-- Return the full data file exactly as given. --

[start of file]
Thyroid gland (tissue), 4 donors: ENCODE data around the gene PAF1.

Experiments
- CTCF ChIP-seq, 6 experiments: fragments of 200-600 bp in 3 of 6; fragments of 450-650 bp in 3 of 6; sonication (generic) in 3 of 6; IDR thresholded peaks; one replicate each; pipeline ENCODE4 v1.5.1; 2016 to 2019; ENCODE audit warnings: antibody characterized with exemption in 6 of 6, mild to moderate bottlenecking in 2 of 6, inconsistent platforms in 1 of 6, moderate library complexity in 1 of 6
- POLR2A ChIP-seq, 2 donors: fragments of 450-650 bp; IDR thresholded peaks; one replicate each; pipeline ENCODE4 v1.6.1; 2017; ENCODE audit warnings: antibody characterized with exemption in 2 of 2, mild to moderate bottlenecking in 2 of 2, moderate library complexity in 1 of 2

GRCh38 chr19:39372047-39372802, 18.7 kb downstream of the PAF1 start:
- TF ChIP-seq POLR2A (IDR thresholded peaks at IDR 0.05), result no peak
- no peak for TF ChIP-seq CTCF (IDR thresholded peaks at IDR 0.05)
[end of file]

Thyroid gland (tissue), 4 donors: ENCODE data around the gene PAF1.

Experiments
- CTCF ChIP-seq, 6 experiments: fragments of 200-600 bp in 3 of 6; fragments of 450-650 bp in 3 of 6; sonication (generic) in 3 of 6; IDR thresholded peaks; one replicate each; pipeline ENCODE4 v1.5.1; 2016 to 2019; ENCODE audit warnings: antibody characterized with exemption in 6 of 6, mild to moderate bottlenecking in 2 of 6, inconsistent platforms in 1 of 6, moderate library complexity in 1 of 6
- POLR2A ChIP-seq, 2 donors: fragments of 450-650 bp; IDR thresholded peaks; one replicate each; pipeline ENCODE4 v1.6.1; 2017; ENCODE audit warnings: antibody characterized with exemption in 2 of 2, mild to moderate bottlenecking in 2 of 2, moderate library complexity in 1 of 2

GRCh38 chr19:39372047-39372802, 18.7 kb downstream of the PAF1 start:
- TF ChIP-seq POLR2A (IDR thresholded peaks at IDR 0.05), result no peak
- no peak for TF ChIP-seq CTCF (IDR thresholded peaks at IDR 0.05)